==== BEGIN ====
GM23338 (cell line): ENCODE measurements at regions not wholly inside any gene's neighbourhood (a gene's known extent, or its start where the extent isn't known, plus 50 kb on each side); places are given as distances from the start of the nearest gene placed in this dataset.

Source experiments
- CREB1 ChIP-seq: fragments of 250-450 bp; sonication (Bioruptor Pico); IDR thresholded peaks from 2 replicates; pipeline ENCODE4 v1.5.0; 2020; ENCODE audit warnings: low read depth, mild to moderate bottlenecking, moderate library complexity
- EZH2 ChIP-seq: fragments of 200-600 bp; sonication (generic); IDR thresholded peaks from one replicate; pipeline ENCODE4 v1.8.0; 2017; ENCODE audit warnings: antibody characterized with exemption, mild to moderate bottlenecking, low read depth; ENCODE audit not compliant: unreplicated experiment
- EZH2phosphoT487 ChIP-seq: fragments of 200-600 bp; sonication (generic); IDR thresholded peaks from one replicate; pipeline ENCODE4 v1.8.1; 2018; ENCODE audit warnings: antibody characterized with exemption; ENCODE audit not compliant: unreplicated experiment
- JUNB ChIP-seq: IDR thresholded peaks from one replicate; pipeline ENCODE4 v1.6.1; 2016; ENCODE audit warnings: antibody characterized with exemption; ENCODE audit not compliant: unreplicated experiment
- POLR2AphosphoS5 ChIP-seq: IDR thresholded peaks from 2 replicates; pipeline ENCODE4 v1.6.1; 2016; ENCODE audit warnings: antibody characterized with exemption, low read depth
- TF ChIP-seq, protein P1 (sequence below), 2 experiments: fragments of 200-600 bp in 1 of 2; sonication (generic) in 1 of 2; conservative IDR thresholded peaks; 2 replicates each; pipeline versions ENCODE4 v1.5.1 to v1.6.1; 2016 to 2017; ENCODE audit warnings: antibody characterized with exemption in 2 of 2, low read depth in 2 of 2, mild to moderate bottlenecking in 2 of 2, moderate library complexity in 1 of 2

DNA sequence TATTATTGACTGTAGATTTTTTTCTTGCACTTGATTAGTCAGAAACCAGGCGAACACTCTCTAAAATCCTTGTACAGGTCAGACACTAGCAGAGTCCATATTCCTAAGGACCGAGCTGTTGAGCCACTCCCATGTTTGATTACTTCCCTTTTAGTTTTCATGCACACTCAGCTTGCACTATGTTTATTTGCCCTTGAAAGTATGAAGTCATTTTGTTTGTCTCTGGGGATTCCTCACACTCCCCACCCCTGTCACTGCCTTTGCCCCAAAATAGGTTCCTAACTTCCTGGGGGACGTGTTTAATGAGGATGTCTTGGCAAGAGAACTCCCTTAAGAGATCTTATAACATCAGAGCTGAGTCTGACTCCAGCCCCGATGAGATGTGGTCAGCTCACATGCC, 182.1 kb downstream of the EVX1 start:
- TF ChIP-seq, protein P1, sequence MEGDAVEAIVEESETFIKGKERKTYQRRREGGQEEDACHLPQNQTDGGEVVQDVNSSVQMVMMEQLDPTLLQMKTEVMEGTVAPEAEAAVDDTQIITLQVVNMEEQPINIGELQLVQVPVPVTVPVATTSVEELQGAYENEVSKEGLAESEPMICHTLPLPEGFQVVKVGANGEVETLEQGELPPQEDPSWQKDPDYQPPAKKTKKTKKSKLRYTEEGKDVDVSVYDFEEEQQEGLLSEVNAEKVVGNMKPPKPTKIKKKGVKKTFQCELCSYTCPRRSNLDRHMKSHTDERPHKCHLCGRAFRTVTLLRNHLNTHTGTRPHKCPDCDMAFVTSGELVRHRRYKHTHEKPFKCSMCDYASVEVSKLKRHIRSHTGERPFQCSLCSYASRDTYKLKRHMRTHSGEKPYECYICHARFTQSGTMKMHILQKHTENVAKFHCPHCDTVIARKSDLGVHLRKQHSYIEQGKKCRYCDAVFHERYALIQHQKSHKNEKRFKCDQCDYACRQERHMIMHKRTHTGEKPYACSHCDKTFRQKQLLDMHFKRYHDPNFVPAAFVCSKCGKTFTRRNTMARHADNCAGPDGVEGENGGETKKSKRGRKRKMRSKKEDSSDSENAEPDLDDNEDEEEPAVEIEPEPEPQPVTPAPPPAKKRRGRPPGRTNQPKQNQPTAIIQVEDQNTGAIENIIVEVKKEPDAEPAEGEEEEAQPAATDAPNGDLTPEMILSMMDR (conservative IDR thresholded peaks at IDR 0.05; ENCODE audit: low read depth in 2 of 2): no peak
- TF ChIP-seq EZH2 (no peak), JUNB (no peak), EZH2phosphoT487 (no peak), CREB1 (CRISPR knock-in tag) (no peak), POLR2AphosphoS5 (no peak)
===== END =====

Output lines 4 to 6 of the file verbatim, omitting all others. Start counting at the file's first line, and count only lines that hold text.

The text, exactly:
- EZH2 ChIP-seq: fragments of 200-600 bp; sonication (generic); IDR thresholded peaks from one replicate; pipeline ENCODE4 v1.8.0; 2017; ENCODE audit warnings: antibody characterized with exemption, mild to moderate bottlenecking, low read depth; ENCODE audit not compliant: unreplicated experiment
- EZH2phosphoT487 ChIP-seq: fragments of 200-600 bp; sonication (generic); IDR thresholded peaks from one replicate; pipeline ENCODE4 v1.8.1; 2018; ENCODE audit warnings: antibody characterized with exemption; ENCODE audit not compliant: unreplicated experiment
- JUNB ChIP-seq: IDR thresholded peaks from one replicate; pipeline ENCODE4 v1.6.1; 2016; ENCODE audit warnings: antibody characterized with exemption; ENCODE audit not compliant: unreplicated experiment